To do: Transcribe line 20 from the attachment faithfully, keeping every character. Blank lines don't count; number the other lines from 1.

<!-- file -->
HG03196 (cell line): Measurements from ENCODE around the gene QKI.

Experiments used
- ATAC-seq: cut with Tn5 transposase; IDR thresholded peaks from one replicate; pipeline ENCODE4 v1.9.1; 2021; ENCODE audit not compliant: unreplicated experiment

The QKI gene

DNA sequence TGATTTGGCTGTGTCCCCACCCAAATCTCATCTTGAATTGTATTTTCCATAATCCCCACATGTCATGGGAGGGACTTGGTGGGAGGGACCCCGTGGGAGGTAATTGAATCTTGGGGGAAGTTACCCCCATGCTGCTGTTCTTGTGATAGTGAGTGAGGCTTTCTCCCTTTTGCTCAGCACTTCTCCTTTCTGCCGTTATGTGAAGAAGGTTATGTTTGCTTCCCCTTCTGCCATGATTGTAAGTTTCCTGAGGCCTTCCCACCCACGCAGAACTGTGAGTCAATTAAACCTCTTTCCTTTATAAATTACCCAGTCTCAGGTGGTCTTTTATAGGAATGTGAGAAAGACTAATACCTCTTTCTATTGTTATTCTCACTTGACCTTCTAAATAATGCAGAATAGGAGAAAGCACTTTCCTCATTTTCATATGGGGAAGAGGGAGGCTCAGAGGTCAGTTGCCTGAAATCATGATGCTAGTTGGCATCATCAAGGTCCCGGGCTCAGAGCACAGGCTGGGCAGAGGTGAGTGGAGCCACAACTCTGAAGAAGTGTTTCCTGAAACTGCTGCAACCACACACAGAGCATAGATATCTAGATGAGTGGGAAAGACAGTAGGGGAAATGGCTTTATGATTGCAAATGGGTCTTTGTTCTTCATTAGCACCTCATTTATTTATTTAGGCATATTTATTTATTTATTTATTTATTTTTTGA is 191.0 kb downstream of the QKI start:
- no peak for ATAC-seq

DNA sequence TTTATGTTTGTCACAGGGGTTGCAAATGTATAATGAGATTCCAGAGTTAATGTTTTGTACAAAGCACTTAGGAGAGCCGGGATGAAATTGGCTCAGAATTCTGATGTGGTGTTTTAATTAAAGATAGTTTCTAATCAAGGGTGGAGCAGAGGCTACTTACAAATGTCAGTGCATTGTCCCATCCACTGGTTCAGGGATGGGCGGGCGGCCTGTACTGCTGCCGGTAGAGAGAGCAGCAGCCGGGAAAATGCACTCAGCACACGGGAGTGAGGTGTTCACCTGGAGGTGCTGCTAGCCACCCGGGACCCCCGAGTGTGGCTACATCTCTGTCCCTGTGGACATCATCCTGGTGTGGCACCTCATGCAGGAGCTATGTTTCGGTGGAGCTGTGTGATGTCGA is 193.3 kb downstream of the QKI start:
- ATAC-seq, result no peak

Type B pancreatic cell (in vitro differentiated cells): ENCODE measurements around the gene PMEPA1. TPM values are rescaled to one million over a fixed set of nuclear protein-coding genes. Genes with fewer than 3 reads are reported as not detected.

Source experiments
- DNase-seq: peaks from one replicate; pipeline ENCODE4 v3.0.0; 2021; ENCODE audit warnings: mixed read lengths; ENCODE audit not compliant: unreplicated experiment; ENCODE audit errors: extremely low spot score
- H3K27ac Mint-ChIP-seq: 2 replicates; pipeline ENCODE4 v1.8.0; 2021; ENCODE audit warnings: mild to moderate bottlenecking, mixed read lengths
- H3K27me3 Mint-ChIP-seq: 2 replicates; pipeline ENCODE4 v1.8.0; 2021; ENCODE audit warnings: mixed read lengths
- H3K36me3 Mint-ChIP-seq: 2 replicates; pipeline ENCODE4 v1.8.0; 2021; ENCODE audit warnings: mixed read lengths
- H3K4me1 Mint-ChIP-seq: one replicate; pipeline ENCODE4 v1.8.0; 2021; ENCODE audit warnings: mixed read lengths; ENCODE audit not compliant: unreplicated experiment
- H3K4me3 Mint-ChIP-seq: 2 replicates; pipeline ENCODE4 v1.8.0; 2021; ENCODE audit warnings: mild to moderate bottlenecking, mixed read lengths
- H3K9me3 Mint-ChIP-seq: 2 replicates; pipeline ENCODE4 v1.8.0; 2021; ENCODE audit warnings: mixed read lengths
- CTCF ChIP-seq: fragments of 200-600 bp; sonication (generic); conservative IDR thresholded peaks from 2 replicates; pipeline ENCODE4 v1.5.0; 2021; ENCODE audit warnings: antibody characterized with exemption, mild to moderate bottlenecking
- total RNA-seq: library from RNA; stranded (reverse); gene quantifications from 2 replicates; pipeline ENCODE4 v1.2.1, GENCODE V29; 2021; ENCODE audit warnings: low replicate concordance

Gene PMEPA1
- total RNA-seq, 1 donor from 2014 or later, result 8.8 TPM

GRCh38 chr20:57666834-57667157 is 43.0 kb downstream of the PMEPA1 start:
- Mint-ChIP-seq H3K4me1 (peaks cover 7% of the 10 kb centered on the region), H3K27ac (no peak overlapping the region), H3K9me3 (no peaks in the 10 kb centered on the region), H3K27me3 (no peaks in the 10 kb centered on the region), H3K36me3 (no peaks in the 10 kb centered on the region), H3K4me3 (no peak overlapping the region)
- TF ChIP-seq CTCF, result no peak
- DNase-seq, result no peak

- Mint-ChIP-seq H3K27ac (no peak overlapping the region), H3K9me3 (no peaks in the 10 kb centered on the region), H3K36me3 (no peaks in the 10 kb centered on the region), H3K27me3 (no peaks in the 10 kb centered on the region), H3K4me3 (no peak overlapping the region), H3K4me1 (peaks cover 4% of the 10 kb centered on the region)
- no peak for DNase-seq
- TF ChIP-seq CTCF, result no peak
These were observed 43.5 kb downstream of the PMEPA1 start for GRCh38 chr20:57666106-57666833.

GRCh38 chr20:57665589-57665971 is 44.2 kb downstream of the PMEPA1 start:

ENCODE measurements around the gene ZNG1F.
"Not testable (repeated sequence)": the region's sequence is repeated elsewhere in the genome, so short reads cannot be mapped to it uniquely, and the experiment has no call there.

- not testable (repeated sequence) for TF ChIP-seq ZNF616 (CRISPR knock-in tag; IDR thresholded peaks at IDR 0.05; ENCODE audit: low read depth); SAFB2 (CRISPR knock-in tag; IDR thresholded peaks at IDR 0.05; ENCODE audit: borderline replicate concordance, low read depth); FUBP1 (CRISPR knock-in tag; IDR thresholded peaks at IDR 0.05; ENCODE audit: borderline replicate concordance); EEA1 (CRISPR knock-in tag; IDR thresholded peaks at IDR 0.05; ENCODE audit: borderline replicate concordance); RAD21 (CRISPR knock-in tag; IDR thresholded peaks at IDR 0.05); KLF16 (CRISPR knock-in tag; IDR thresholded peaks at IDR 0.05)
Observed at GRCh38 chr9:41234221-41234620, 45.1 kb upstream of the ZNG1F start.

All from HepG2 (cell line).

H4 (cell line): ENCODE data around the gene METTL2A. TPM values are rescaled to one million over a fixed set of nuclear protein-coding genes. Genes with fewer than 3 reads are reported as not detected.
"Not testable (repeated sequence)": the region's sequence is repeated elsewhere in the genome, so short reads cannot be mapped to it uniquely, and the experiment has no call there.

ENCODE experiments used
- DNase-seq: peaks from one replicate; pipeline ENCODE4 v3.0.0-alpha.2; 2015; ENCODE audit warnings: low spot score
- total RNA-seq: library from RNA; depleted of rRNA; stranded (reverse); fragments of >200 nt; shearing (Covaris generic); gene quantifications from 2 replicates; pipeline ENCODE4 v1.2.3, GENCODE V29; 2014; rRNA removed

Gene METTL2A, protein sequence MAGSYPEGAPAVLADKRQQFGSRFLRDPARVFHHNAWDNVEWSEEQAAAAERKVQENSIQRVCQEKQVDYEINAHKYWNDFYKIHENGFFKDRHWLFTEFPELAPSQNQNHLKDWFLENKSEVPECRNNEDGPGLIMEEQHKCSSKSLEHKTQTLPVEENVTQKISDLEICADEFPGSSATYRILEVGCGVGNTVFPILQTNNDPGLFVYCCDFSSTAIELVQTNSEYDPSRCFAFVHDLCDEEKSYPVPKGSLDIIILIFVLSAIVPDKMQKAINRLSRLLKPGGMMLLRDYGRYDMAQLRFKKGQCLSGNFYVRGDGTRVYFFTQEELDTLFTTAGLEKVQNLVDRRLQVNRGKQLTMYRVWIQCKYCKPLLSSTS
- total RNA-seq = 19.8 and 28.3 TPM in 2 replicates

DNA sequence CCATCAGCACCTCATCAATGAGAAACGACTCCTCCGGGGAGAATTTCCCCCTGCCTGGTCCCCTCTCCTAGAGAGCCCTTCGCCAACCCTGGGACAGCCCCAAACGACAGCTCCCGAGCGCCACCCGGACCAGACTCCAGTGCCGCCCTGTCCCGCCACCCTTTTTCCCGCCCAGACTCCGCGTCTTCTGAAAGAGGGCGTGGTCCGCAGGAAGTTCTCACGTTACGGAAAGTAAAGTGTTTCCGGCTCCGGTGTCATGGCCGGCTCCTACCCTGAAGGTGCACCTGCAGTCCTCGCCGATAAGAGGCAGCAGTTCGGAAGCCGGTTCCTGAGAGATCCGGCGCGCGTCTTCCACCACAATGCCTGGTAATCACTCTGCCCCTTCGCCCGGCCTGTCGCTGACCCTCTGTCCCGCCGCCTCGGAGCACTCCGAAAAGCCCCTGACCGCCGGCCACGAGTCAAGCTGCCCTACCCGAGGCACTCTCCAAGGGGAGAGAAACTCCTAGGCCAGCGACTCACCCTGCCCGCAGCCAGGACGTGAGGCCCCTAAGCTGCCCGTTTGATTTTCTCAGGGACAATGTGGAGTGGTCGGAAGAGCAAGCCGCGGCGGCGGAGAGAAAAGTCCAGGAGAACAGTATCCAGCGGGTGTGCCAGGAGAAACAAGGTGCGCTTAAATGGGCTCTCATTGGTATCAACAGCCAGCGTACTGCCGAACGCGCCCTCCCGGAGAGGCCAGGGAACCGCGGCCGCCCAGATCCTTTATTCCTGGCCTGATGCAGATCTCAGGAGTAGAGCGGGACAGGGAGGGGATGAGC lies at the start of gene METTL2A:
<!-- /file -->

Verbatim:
Gene PMEPA1